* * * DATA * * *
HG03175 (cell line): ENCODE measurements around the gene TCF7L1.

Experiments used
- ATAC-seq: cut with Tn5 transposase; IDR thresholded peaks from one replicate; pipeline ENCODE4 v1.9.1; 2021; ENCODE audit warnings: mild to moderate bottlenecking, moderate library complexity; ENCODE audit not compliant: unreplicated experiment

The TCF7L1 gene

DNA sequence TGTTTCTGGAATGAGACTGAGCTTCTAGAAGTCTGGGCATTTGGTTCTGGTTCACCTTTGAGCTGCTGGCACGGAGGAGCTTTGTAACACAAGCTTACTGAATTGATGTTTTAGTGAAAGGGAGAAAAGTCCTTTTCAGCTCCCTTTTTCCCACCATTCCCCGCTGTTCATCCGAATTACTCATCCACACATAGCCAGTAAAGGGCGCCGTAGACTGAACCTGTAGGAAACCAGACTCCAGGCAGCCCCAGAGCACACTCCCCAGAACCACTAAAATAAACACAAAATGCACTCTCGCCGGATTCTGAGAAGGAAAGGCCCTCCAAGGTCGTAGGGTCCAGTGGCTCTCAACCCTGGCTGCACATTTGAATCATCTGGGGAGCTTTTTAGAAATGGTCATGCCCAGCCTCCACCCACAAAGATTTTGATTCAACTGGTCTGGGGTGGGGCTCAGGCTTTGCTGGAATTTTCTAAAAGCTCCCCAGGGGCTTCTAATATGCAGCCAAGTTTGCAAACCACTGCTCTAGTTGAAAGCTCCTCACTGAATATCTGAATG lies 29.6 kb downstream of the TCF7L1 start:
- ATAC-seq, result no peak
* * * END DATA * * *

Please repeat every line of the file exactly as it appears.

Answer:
HG03175 (cell line): ENCODE measurements around the gene TCF7L1.

Experiments used
- ATAC-seq: cut with Tn5 transposase; IDR thresholded peaks from one replicate; pipeline ENCODE4 v1.9.1; 2021; ENCODE audit warnings: mild to moderate bottlenecking, moderate library complexity; ENCODE audit not compliant: unreplicated experiment

The TCF7L1 gene

DNA sequence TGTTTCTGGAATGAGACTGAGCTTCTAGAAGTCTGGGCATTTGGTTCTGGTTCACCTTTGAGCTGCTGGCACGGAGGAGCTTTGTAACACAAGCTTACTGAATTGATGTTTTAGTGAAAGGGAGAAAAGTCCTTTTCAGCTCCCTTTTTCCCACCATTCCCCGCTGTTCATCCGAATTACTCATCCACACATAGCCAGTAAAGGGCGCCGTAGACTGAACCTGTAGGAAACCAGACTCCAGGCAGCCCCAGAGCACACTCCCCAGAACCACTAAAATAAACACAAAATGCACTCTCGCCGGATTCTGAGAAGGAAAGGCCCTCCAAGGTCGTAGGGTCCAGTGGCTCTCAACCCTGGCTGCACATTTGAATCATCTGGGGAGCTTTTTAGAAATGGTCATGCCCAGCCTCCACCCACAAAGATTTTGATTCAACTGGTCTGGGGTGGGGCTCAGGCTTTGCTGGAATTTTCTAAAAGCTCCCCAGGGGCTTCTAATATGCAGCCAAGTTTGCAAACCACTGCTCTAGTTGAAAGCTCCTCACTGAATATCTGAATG lies 29.6 kb downstream of the TCF7L1 start:
- ATAC-seq, result no peak